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OVERCOMING CHALLENGES TO SHARING INFORMATION 17 Another local NGO has worked on relationships between the police and the communities in which they work. Police personnel meet with community representatives in a facilitated mediation, an approach that has worked so well that the UN Development Program has partnered with the NGO to make the program national. These models have been very successful, but they have required that Schirch and her colleagues go to the local International Security Assistance Force (ISAF) base every day to share information about the collaboration efforts, as the ISAF personnel were unwilling to make the trip. Schirch and her staff walked a seven-block lane where taxis refused to go. Though she has felt safe in most of Afghanistan, this is "the most dangerous road in Kabul," she said, showing a photograph of the street. "Along that road, I am a free- range target for anybody who wants to kill somebody who's collaborating with ISAF." In this case, both sides want to share information, but there is no insti- tution, location, or mechanism for them to do so easily and safely. Recently, the UN Assistance Mission in Afghanistan opened bases around the country to facilitate coordination within sectors, such as among groups working on rule of law. "It provides a better place, but that's been a more recent innova- tion," said Schirch. Schirch noted that she has lost many colleagues in Afghanistan to violence, showing a photograph of the British cemetery in Kabul where a number of her colleagues are buried. "It's a good month if I don't lose a colleague in Afghanistan or Pakistan." Furthermore, attacks against NGO personnel and other representatives of civil society are increasing, she said, moderated in the last few years only by a withdrawal of NGO personnel from these areas.2 What in part is driving these attacks on aid workers, Schirch explained, is a shift by military actors and governments to using development activities as a means of enhancing security and stability following a conflict. Realizing short-term security objectives, however, has an unintended consequence of politicizing the activities of the civil society organizations partnering in development. Civil society organizations try to maintain their workers' safety by not taking sides in conflict and working to relieve all social suffering. Participation in development work with political ends involves aid workers in the underlying disputes and has led to higher levels of violence directed at these individuals. 2The Afghanistan NGO Safety Office tracks violence against NGO workers at www. afgnso.org.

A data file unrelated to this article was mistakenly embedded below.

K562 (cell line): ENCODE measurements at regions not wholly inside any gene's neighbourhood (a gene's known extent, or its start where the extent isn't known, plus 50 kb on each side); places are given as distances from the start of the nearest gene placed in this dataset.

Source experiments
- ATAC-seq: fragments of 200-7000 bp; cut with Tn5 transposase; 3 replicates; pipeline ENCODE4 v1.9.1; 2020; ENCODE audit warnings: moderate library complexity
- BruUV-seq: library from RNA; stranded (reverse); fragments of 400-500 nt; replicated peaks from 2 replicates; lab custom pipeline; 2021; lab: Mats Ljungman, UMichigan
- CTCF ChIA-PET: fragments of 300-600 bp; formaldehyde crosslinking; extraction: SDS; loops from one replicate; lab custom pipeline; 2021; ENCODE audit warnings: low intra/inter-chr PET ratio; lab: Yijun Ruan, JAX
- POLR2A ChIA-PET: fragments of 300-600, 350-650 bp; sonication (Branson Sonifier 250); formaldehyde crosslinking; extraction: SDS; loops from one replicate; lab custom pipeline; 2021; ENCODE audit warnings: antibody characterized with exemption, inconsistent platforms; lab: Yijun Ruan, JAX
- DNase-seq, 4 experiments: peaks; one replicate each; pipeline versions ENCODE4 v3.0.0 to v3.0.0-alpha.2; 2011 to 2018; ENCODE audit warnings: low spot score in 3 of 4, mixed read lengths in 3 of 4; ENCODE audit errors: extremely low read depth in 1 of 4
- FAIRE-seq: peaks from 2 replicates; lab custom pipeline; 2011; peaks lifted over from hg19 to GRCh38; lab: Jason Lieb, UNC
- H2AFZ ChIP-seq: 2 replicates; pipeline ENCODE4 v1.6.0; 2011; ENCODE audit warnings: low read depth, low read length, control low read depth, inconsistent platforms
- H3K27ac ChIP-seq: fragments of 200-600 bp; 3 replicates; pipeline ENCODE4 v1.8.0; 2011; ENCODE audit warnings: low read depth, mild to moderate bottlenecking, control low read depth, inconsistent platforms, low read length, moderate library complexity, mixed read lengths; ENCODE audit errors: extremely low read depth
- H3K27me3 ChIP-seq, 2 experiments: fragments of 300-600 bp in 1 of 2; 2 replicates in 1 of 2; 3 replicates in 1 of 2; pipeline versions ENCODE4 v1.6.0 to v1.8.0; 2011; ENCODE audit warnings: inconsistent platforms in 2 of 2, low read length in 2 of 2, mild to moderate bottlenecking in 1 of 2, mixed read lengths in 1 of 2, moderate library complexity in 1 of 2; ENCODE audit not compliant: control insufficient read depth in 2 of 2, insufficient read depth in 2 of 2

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18 DATA SHARING TO IMPROVE COORDINATION IN PEACEBUILDING This difference in objectives is what makes cooperation and data sharing between government and civil society groups difficult. Policy guidance from USAID, State, and the Department of Defense for how government agencies should work with civil society group tends to show little understanding of these divergent goals, she said. Instead, many representatives of government agencies and military forces are eager to use these organizations in the final phase of the "shape, clear, hold, and build" approach to counterinsurgency. They want to use these organizations to work in communities to spur devel- opment and thereby fend off insurgency. NGOs do not want to be the implementers of a security strategy for government, said Schirch. They want conflict assessment and planning to reflect the realities of what they see on the ground. They are willing to pro- vide insights into local dynamics that either help or hinder the protection of human security, but they do not want to be involved in implementing a counterinsurgency strategy. In general, the goal of civil society organizations is to protect human security, whereas the goal of government agencies and the military is to advance national security interests. Sometimes these goals overlap, but in other cases they conflict, and conflicts produce tension between govern- ments, military forces, and civil society organizations. Data sharing is much more likely in situations and contexts where the missions of civil society organizations overlap with those of the military and goverment. When missions are in conflict, data sharing is more difficult, said Schirch. Guidelines for Cooperation In 2005 the heads of major US humanitarian organizations and US civilian and military leaders met at USIP to initiate a dialogue that led to the Guidelines for Relations Between US Armed Forces and Non-Governmental Humanitarian Organizations in Hostile or Potentially Hostile Environments. These guidelines make it safer for NGOs to do their work without being seen as political actors with short-term security goals. Schirch cited several key elements of the guidelines: Visits by US armed forces personnel to NGO sites should be by prior arrangement.